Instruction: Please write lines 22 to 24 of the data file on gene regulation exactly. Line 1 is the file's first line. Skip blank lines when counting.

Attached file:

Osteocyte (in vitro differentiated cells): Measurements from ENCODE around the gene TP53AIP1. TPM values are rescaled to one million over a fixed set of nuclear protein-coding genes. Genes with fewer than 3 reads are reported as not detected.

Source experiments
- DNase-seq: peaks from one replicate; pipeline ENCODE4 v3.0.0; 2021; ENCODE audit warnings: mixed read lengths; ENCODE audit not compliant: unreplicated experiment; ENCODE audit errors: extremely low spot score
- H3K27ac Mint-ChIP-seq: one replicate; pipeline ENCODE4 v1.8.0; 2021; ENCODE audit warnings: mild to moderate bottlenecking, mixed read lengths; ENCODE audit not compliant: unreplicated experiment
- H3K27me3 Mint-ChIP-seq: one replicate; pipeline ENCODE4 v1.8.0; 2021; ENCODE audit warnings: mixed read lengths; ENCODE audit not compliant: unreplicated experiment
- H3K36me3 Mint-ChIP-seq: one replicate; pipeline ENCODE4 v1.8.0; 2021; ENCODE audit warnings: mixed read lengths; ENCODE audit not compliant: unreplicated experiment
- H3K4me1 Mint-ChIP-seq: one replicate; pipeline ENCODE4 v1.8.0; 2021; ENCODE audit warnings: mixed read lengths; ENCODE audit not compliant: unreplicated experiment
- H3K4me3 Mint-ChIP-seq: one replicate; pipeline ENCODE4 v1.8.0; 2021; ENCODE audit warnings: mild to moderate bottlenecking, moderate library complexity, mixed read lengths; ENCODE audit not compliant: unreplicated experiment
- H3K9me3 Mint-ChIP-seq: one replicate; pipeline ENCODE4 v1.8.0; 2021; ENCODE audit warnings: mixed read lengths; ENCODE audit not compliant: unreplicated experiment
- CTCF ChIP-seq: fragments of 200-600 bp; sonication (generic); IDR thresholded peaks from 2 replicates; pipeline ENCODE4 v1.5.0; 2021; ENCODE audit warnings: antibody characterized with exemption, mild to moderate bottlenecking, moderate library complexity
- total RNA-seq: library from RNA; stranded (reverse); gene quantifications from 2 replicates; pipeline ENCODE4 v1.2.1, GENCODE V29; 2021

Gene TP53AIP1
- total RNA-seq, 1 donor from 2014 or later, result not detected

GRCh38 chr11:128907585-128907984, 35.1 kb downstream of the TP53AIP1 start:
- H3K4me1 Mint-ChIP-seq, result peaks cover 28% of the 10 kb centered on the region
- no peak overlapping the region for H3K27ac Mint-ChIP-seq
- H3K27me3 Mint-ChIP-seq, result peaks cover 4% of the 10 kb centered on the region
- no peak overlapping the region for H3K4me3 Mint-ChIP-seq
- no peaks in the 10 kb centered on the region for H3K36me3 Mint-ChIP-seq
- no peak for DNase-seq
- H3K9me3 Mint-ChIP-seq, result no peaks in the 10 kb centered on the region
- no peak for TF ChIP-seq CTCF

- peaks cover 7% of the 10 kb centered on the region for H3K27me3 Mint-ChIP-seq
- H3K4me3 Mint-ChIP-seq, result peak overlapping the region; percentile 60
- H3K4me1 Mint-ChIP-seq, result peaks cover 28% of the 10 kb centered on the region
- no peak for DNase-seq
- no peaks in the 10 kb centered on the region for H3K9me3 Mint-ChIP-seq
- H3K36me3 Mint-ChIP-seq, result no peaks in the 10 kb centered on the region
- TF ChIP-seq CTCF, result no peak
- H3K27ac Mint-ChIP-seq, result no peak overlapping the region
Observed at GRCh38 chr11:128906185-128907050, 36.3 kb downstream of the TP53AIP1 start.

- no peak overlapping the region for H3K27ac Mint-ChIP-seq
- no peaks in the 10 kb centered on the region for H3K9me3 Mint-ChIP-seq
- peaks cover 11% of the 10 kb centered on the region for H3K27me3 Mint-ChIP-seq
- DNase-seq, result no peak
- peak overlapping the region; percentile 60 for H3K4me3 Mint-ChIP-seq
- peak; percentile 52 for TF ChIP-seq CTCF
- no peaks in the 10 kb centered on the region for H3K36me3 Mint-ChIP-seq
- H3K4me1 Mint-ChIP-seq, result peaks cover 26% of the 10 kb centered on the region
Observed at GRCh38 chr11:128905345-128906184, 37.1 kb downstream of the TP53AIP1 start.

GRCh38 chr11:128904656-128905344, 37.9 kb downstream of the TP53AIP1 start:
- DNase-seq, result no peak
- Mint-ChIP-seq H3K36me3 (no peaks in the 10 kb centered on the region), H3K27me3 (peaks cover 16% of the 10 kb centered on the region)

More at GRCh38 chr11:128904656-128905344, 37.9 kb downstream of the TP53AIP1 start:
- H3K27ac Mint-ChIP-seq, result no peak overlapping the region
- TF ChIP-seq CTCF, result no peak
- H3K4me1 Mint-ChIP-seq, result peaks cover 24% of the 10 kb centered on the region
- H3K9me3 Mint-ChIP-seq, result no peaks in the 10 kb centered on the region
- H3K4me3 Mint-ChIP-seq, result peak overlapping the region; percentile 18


- no peak for TF ChIP-seq CTCF

- peaks cover 7% of the 10 kb centered on the region for H3K27me3 Mint-ChIP-seq
- H3K4me3 Mint-ChIP-seq, result peak overlapping the region; percentile 60